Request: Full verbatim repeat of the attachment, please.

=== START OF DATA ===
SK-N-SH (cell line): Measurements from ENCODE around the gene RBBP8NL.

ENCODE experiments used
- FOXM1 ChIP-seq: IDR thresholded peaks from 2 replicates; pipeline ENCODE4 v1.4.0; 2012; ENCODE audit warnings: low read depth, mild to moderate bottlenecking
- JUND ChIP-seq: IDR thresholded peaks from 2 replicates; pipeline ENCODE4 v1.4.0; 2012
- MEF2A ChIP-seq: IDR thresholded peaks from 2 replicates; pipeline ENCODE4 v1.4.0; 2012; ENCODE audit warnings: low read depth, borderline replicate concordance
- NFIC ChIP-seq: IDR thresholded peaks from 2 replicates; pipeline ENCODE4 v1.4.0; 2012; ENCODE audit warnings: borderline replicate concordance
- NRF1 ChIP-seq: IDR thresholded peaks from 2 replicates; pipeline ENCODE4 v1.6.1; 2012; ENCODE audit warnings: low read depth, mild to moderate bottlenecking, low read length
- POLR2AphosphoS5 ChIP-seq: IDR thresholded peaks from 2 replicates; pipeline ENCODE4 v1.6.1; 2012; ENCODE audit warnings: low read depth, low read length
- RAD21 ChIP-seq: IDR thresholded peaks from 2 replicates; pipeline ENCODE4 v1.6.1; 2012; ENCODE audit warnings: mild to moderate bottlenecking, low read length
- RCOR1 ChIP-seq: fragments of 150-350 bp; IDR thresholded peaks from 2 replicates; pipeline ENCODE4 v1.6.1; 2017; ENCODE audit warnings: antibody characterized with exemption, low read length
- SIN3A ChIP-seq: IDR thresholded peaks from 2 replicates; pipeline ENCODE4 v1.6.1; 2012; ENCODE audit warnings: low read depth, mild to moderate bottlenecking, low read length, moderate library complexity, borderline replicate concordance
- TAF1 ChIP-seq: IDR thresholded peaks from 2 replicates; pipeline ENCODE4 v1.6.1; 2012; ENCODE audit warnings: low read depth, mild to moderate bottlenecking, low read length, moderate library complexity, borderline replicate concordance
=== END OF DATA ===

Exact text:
SK-N-SH (cell line): Measurements from ENCODE around the gene RBBP8NL.

ENCODE experiments used
- FOXM1 ChIP-seq: IDR thresholded peaks from 2 replicates; pipeline ENCODE4 v1.4.0; 2012; ENCODE audit warnings: low read depth, mild to moderate bottlenecking
- JUND ChIP-seq: IDR thresholded peaks from 2 replicates; pipeline ENCODE4 v1.4.0; 2012
- MEF2A ChIP-seq: IDR thresholded peaks from 2 replicates; pipeline ENCODE4 v1.4.0; 2012; ENCODE audit warnings: low read depth, borderline replicate concordance
- NFIC ChIP-seq: IDR thresholded peaks from 2 replicates; pipeline ENCODE4 v1.4.0; 2012; ENCODE audit warnings: borderline replicate concordance
- NRF1 ChIP-seq: IDR thresholded peaks from 2 replicates; pipeline ENCODE4 v1.6.1; 2012; ENCODE audit warnings: low read depth, mild to moderate bottlenecking, low read length
- POLR2AphosphoS5 ChIP-seq: IDR thresholded peaks from 2 replicates; pipeline ENCODE4 v1.6.1; 2012; ENCODE audit warnings: low read depth, low read length
- RAD21 ChIP-seq: IDR thresholded peaks from 2 replicates; pipeline ENCODE4 v1.6.1; 2012; ENCODE audit warnings: mild to moderate bottlenecking, low read length
- RCOR1 ChIP-seq: fragments of 150-350 bp; IDR thresholded peaks from 2 replicates; pipeline ENCODE4 v1.6.1; 2017; ENCODE audit warnings: antibody characterized with exemption, low read length
- SIN3A ChIP-seq: IDR thresholded peaks from 2 replicates; pipeline ENCODE4 v1.6.1; 2012; ENCODE audit warnings: low read depth, mild to moderate bottlenecking, low read length, moderate library complexity, borderline replicate concordance
- TAF1 ChIP-seq: IDR thresholded peaks from 2 replicates; pipeline ENCODE4 v1.6.1; 2012; ENCODE audit warnings: low read depth, mild to moderate bottlenecking, low read length, moderate library complexity, borderline replicate concordance